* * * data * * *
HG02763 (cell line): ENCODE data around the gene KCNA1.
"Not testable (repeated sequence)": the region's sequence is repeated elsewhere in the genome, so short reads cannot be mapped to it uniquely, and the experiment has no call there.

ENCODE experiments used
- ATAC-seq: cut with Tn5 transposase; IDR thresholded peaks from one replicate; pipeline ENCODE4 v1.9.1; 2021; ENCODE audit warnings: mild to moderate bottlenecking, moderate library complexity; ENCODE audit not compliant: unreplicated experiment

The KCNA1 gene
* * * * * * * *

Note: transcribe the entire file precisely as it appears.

HG02763 (cell line): ENCODE data around the gene KCNA1.
"Not testable (repeated sequence)": the region's sequence is repeated elsewhere in the genome, so short reads cannot be mapped to it uniquely, and the experiment has no call there.

ENCODE experiments used
- ATAC-seq: cut with Tn5 transposase; IDR thresholded peaks from one replicate; pipeline ENCODE4 v1.9.1; 2021; ENCODE audit warnings: mild to moderate bottlenecking, moderate library complexity; ENCODE audit not compliant: unreplicated experiment

The KCNA1 gene